Recently, the New York Times ran an article about the increasingly tight controls over everything from the internet to the media in China. It starts with this anecdote:
If anyone wonders whether the Chinese government has tightened its grip on electronic communications since protests began engulfing the Arab world, Shakespeare may prove instructive.
A Beijing entrepreneur, discussing restaurant choices with his fiancée over their cellphones last week, quoted Queen Gertrude’s response to Hamlet: “The lady doth protest too much, methinks.” The second time he said the word “protest,” her phone cut off.
He spoke English, but another caller, repeating the same phrase on Monday in Chinese over a different phone, was also cut off in midsentence.
Everyone likes a good censorship test, so it’s easy to understand why people started piling on. Shanghaiist and Shanghai Scrap ran tests to see if they could duplicate the effect, and both found they couldn’t. ChinaHush also noted this, and on other blogs and Twitter the response has been kind of harsh, calling the story “false” and attacking the credibility of its authors.
These “experiments” are all predicated, though, on the assumption that the NY Times article is talking about automated censorship. You say “protest”, and presto, the phone magically hangs up on you. And yes, if the New York Times had reported China was doing that, it would be a load of crap. But that’s not what the story says.
Let’s take a look at the sentence that immediately follows that opening anecdote:
A host of evidence over the past several weeks shows that Chinese authorities are more determined than ever to police cellphone calls, electronic messages, e-mail and access to the Internet in order to smother any hint of antigovernment sentiment.
It seems clear to me that the anecdote was meant to be understood in the context of “authorities [being] determined […] to police cellphone calls,” which is probably exactly what was happening. The anecdote isn’t meant to be evidence of voice-recognizing censorship software, it’s evidence of increased police surveillance of the phone calls of anyone they consider suspicious.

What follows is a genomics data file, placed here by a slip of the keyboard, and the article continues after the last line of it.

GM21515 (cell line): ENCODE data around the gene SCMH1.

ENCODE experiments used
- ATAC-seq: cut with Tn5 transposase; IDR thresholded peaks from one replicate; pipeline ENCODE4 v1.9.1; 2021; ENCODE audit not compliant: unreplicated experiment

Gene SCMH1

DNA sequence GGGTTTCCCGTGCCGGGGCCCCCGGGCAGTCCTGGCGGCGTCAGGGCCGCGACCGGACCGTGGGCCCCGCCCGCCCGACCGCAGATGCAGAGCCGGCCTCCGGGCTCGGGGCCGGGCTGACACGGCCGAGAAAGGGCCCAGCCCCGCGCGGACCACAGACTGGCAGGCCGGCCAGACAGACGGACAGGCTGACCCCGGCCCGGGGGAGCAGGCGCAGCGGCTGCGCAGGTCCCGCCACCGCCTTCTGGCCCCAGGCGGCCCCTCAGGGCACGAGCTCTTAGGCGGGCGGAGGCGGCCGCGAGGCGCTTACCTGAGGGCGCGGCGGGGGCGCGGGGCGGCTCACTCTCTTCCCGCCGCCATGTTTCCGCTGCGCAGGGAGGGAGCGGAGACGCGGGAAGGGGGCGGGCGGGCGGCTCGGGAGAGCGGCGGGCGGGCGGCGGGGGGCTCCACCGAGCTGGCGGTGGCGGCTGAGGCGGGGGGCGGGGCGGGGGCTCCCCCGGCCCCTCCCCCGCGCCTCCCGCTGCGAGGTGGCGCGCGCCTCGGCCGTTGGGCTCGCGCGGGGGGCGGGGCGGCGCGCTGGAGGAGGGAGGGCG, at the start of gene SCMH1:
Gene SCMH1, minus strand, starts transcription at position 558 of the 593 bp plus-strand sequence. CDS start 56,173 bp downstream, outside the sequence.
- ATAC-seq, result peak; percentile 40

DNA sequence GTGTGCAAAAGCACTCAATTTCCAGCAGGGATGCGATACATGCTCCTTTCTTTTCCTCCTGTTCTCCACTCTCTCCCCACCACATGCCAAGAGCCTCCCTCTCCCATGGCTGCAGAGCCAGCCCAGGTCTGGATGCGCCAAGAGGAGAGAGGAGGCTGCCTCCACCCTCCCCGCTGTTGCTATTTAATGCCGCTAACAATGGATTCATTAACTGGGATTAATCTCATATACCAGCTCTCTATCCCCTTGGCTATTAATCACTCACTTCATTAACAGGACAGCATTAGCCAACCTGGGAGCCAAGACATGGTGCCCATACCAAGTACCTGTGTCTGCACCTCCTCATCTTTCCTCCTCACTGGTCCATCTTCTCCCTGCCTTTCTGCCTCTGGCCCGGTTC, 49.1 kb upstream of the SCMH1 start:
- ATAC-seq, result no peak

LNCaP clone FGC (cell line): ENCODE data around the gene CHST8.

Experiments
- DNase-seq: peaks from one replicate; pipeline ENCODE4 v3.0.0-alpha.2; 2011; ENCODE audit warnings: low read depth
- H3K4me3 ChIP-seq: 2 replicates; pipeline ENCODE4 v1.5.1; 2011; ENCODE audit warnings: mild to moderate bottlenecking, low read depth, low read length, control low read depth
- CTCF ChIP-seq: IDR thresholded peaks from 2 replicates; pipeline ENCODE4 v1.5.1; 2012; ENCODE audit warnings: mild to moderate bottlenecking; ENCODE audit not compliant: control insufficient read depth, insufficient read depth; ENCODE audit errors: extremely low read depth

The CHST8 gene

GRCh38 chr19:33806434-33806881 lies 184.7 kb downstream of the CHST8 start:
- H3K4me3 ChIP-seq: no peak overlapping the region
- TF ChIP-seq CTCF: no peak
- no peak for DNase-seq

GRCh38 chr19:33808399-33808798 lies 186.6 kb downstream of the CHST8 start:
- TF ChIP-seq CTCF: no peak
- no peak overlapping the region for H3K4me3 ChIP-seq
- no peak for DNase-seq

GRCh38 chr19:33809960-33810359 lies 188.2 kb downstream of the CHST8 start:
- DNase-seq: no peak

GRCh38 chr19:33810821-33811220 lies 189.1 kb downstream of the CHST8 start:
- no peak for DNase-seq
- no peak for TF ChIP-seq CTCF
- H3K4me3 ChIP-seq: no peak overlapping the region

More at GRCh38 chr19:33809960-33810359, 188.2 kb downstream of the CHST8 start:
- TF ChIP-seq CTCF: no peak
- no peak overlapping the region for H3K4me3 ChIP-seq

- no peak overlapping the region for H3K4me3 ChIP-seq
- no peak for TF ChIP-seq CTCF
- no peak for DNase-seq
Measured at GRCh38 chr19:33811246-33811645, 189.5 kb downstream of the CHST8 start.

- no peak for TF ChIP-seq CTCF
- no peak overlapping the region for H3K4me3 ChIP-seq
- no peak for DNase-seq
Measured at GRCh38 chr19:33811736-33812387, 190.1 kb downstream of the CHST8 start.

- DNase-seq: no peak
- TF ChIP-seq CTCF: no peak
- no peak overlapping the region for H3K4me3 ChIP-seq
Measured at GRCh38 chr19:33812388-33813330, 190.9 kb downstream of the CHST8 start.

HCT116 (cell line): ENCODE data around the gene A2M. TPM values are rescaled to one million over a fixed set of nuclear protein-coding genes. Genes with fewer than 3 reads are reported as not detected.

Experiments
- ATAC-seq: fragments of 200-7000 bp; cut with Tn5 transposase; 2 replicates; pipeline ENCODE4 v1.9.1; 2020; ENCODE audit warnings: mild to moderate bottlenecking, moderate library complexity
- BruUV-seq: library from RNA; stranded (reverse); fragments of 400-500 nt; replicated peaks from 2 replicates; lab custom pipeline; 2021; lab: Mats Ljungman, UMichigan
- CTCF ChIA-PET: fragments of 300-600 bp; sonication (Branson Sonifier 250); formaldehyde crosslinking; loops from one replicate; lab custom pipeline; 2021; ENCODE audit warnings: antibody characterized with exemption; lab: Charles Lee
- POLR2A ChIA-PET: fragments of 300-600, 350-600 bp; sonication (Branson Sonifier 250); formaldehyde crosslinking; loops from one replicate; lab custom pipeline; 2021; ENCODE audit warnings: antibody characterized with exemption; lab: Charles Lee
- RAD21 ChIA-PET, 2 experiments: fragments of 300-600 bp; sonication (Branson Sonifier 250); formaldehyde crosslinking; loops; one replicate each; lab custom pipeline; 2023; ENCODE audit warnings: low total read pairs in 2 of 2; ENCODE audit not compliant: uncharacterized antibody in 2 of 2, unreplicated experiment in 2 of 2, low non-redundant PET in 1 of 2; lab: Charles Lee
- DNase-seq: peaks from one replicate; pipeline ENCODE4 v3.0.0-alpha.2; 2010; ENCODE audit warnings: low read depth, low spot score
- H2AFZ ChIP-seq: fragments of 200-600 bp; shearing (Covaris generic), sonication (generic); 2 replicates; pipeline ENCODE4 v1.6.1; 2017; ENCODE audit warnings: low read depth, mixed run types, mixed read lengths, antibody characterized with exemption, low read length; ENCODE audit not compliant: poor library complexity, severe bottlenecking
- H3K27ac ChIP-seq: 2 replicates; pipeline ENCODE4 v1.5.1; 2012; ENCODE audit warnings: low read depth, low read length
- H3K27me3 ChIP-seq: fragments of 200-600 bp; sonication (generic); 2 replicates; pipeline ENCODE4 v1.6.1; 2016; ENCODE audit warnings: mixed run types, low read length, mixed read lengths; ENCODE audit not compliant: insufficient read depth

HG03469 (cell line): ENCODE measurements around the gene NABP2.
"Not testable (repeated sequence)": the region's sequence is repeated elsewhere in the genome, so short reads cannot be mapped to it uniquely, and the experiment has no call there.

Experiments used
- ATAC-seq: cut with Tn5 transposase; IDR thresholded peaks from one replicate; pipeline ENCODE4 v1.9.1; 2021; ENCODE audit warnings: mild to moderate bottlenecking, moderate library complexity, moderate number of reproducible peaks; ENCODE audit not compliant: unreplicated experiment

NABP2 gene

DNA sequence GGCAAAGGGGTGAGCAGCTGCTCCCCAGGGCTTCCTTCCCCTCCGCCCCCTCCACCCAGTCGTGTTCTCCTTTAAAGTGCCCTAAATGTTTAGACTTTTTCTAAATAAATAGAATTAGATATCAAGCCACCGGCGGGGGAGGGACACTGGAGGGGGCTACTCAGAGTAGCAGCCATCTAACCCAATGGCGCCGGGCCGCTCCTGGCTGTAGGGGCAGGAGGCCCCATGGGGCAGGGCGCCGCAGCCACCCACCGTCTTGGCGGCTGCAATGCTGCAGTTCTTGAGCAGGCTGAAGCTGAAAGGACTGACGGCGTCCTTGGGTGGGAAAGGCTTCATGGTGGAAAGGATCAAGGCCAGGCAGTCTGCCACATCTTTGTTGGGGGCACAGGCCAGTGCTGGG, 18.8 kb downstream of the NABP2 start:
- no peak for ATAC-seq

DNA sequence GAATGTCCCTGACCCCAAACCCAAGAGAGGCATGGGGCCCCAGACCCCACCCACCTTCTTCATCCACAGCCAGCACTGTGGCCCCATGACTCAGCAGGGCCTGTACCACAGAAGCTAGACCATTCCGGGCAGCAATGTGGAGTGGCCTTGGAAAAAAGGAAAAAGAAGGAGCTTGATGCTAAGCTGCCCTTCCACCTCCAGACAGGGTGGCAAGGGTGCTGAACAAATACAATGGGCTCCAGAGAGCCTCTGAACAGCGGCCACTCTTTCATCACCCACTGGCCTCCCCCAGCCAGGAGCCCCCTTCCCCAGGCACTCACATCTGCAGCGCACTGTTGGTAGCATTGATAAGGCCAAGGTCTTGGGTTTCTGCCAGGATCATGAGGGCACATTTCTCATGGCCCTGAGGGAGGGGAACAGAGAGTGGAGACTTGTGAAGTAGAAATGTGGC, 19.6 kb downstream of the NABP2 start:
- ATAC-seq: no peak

Now, there’s no way to know whether the Times’s contacts would fit this description, because both of the sources mentioned are anonymous. Still, other journalists on Twitter confirmed that the authorities are definitely listening in on some phones. So why is everyone assuming the reporters are just making this whole thing up?
The fact is, we’re all testing for an automated system, but that makes no sense. I can’t even imagine the kind of resources bringing such a system to bear on all mobile phone lines would require, and even if they could, how could it possibly work? Given the diversity of accents and dialects throughout China, not to mention the diversity of “sensitive” words, my guess is such a system would be more or less impossible to make effective. Text filtration is one thing — and we already know for a fact that China Mobile filters texts for sensitive keywords from time to time ((I learned that myself the Liu Xiaobo was awarded the Nobel Peace Prize.)) — but voice filtration is another one entirely. Why bother? The PSB already has lists of their “people of interest”, it’s probably a lot cheaper to monitor their phones manually than it would be to monitor the phones of the entire nation via some crazy software.
Now, is this the clearest New York Times story ever? No. The fact that so many people assumed they meant automatic filtration software is testament to that. Moreover, there’s no real way to be sure it’s true because the sources are anonymous. Probably, there was a better way to start that article.
But with that said, is it fair to call the article “false” or accuse them of poor fact checking because yelling “PROTEST!” into your phone didn’t get you disconnected? No. We’ve all had fun playing with our phones. But let’s call off the witch hunt until we have some actual evidence that they’re making things up.